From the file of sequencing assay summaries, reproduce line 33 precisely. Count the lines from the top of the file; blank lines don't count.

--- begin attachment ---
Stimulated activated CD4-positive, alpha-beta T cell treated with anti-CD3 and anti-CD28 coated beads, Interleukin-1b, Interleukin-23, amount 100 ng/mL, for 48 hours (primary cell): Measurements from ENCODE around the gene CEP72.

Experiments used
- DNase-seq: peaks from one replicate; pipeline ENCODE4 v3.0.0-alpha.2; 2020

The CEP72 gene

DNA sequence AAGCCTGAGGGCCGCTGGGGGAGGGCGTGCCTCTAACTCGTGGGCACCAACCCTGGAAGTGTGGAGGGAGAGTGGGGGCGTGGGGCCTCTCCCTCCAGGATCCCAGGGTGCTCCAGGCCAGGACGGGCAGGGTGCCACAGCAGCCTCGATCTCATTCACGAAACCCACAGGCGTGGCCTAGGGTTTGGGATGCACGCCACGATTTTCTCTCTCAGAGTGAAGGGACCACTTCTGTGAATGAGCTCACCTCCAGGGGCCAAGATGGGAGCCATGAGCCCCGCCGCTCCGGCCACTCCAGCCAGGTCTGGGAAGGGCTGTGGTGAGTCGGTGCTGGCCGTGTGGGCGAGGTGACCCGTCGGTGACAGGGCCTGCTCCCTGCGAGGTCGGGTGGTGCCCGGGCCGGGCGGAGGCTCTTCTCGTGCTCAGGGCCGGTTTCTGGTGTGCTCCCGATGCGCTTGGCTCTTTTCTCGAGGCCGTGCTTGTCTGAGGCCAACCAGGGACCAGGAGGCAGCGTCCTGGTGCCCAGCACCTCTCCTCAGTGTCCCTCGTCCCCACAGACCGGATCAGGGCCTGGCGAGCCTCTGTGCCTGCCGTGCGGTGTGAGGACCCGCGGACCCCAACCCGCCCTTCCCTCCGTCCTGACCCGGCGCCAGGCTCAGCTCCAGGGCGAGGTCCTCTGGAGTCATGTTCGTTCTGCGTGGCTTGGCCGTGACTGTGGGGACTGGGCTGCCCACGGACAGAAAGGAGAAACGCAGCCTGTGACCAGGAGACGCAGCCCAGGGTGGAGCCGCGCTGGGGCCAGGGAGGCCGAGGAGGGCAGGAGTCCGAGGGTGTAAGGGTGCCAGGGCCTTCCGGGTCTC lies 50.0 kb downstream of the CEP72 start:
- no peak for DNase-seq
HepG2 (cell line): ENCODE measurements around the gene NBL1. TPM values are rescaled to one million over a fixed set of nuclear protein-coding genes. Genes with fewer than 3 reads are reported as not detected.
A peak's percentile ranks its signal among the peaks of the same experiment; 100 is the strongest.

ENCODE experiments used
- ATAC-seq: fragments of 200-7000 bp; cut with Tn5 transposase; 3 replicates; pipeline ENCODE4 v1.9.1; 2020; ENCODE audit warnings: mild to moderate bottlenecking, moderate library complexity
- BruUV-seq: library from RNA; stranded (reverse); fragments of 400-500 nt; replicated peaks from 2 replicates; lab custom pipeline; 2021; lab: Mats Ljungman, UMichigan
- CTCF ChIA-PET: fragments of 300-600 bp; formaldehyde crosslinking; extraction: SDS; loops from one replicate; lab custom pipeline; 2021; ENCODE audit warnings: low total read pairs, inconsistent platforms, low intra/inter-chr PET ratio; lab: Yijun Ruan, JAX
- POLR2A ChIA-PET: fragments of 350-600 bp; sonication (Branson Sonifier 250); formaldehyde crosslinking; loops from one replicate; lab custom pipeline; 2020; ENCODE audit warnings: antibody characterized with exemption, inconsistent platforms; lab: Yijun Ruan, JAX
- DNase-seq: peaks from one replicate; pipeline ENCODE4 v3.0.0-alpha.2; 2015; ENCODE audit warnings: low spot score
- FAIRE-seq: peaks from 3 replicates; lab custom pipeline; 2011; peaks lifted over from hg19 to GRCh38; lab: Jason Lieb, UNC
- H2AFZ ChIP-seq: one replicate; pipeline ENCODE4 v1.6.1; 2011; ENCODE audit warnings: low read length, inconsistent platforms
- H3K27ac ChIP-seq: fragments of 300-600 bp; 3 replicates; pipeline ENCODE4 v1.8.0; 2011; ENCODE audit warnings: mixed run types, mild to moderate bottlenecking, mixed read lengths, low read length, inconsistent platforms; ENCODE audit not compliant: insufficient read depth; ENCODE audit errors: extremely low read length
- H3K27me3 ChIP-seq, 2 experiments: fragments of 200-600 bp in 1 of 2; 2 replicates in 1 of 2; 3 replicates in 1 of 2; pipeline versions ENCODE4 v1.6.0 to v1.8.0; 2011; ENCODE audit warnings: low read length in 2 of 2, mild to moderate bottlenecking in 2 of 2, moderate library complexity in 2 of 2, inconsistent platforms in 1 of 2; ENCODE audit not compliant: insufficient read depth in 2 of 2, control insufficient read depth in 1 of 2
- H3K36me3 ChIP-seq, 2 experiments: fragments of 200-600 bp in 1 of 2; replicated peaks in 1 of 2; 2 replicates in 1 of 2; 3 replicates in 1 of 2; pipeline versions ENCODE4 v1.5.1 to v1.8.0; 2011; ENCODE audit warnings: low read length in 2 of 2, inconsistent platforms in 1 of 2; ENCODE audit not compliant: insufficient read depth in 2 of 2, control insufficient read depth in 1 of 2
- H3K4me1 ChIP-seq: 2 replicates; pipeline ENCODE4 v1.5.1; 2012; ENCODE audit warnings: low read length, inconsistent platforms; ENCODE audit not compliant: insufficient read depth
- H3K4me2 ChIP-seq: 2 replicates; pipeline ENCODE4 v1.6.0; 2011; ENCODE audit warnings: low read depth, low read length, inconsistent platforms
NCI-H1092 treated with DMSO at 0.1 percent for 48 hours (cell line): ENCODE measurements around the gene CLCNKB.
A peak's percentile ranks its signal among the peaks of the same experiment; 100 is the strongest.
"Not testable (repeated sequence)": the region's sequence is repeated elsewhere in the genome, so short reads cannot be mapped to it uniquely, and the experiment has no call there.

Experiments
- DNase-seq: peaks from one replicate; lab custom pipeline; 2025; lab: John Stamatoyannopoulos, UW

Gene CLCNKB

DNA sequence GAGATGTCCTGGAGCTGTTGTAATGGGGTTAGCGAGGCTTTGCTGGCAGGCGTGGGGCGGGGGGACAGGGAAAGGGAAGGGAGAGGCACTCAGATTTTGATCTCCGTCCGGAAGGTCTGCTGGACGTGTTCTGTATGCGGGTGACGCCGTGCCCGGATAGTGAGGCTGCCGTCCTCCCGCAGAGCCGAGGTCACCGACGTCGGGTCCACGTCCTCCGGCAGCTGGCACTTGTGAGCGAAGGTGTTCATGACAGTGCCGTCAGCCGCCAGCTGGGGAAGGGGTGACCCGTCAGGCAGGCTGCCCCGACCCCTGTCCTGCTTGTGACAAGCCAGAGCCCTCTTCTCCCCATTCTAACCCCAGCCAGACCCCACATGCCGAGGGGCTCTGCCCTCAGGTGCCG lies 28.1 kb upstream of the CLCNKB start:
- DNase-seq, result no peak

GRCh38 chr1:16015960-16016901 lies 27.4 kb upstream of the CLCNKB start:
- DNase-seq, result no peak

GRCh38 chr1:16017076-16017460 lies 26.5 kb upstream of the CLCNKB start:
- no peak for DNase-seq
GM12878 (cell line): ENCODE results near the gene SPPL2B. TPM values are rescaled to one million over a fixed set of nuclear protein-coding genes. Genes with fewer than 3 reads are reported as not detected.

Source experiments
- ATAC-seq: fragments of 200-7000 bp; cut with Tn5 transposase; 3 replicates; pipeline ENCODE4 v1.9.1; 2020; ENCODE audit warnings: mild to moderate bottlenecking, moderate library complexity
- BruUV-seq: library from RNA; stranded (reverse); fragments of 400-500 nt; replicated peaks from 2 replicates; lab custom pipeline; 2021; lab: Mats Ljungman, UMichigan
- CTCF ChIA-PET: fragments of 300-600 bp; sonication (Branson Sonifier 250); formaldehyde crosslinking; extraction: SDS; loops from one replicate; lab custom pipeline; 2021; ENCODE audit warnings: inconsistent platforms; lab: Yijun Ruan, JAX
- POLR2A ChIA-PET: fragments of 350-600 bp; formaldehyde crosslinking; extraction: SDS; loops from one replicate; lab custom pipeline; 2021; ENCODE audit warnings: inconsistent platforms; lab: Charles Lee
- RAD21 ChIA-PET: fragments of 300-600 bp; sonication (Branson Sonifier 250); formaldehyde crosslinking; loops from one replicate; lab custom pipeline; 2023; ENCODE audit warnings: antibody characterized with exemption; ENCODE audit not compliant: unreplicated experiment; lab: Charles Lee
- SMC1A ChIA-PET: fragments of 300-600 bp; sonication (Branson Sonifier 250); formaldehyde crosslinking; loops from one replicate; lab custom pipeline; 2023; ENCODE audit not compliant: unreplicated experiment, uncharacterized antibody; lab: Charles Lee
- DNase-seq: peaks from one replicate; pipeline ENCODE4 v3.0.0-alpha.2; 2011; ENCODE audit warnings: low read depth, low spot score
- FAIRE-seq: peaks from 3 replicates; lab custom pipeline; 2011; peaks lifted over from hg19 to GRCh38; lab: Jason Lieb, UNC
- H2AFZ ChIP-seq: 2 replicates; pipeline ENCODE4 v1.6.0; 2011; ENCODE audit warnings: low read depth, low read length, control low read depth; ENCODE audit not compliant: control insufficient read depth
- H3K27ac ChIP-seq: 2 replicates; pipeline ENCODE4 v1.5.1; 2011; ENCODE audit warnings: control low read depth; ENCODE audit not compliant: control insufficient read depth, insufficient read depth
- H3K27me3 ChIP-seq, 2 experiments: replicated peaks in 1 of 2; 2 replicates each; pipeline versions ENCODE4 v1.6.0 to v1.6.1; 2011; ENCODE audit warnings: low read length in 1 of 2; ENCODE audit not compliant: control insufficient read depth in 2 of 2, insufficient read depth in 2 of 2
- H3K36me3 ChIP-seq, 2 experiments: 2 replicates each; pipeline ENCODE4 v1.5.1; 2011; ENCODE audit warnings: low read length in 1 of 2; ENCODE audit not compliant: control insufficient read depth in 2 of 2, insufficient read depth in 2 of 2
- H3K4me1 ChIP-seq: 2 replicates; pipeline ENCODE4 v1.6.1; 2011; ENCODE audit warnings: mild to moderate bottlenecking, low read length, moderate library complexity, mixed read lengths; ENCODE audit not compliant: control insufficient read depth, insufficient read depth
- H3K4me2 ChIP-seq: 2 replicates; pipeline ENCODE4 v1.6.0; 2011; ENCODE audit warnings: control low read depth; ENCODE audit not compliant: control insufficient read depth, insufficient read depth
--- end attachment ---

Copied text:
- no peak for DNase-seq